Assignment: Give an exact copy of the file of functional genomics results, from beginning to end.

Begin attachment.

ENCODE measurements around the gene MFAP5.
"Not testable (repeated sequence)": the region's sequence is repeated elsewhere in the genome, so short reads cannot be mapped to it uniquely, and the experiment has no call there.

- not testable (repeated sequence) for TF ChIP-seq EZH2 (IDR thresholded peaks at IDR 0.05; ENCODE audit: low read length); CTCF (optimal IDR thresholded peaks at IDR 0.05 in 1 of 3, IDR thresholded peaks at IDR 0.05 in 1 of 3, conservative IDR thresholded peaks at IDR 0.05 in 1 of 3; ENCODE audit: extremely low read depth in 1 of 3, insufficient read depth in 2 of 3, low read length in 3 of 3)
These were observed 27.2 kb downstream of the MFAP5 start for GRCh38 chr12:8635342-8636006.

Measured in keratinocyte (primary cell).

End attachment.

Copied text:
ENCODE measurements around the gene MFAP5.
"Not testable (repeated sequence)": the region's sequence is repeated elsewhere in the genome, so short reads cannot be mapped to it uniquely, and the experiment has no call there.

- not testable (repeated sequence) for TF ChIP-seq EZH2 (IDR thresholded peaks at IDR 0.05; ENCODE audit: low read length); CTCF (optimal IDR thresholded peaks at IDR 0.05 in 1 of 3, IDR thresholded peaks at IDR 0.05 in 1 of 3, conservative IDR thresholded peaks at IDR 0.05 in 1 of 3; ENCODE audit: extremely low read depth in 1 of 3, insufficient read depth in 2 of 3, low read length in 3 of 3)
These were observed 27.2 kb downstream of the MFAP5 start for GRCh38 chr12:8635342-8636006.

Measured in keratinocyte (primary cell).